President’s Message—Water Tax is a Bad Solution
Safe water flows reliably to the majority of homes, schools and businesses day in and day out in California. But residents who live in rural, low-income communities, face a different daily reality and may not have access to safe drinking water.
We recognize the severity of the problem and support the implementation of effective solutions, including sensible funding solutions, to bring clean, safe drinking water to all communities throughout the state.
In Orange County, we are committed to providing reliable, safe drinking water to more than 2.4 million people in the Orange County Water District’s (OCWD; the District) service area. Through our rigorous monitoring and testing programs and our world-renowned projects such as the Groundwater Replenishment System (GWRS) we are doing our part to support this statewide effort. We are also doing our part to plan for the future and invest in infrastructure like the GWRS to offset costly and unreliable imported water, which keeps our water rates as low as possible and ensures our water supply is safe.
This goes far beyond the local level, though. This is a problem that stretches across the map and is ultimately a public health and social issue that takes focused leadership on the state level, with local water agencies doing their part to assist the effort and make solutions a reality.
Recently, there was a legislative effort underway in Sacramento, SB 623 by Sen. Bill Monning (D-Carmel), which sought to address safe drinking water for disadvantaged communities. As a local, public water agency committed to safe and reliable water, we absolutely supported the intent of the bill.
However, in the last weeks of the legislative session, the author inserted language in the bill that imposed a statewide tax on residential and business water bills. Monning called the bill the “Safe and Affordable Drinking Water Fee.” Make no mistake. This was not a fee. It was a tax.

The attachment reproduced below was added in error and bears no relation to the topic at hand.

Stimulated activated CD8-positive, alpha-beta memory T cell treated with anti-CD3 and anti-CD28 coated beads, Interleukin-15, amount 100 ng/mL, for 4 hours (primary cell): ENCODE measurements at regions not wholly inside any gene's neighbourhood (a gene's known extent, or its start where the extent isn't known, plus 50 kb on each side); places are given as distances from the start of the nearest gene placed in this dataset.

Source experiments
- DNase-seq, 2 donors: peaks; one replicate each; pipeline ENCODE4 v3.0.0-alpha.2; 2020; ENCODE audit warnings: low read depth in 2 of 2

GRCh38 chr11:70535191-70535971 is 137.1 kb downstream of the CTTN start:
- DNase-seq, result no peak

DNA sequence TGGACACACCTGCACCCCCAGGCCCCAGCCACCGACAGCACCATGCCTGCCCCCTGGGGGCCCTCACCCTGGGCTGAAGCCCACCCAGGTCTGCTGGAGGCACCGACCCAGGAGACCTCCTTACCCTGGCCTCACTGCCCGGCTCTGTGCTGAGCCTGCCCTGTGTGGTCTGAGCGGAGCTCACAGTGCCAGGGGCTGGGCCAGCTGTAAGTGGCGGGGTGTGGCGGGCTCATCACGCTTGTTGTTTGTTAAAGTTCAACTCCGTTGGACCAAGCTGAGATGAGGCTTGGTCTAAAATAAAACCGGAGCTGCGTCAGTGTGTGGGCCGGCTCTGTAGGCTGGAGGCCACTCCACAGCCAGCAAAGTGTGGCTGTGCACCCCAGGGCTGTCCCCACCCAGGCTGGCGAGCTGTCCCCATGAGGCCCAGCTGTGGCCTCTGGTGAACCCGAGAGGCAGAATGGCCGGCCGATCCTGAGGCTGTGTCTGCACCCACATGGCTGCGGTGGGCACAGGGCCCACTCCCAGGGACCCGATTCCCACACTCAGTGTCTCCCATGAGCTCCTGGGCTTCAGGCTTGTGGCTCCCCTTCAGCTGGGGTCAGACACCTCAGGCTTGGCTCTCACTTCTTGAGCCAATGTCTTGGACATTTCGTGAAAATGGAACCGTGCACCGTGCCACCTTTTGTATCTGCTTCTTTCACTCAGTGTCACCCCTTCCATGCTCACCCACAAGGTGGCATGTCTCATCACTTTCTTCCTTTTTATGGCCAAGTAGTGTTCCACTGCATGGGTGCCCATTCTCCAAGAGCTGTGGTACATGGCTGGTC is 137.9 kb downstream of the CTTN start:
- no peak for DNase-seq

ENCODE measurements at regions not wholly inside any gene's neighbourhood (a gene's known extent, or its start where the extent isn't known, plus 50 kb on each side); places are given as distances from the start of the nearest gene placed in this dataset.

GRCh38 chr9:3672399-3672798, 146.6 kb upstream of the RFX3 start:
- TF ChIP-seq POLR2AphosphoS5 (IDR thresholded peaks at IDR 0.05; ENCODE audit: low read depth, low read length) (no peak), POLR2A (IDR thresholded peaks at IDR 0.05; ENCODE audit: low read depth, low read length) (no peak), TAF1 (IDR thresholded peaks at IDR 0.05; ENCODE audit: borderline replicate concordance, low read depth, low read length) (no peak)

To help ensure that all Californians have access to safe drinking water, which is the intent of SB 623, is laudable. However, achieving this goal by taxing water is not the right approach. In passing the Human Right to Water Act in 2012, the California legislature established that “every human being has the right to safe, clean, affordable, and accessible water adequate for human consumption, cooking, and sanitary purposes.” Levying a tax on a basic human right is contrary to this policy.
Taxing Californians for something that is essential to life does not make sense, especially at a time when some are raising concerns about the affordability of water. Furthermore, to impose a statewide tax on Californians’ water bills would turn local water agencies into taxation entities that send money to Sacramento. Adding a statewide tax to local water bills is just not sound policy.
OCWD respectfully opposes any tax on water, and instead urged the Legislature to pursue a more appropriate funding mechanism to help ensure access to clean drinking water.
I am happy to tell you that the bill failed…this time. It is expected to come up again for consideration next year. We will remain constant in our opposition and will keep you apprised as this bill and others like it come to our attention.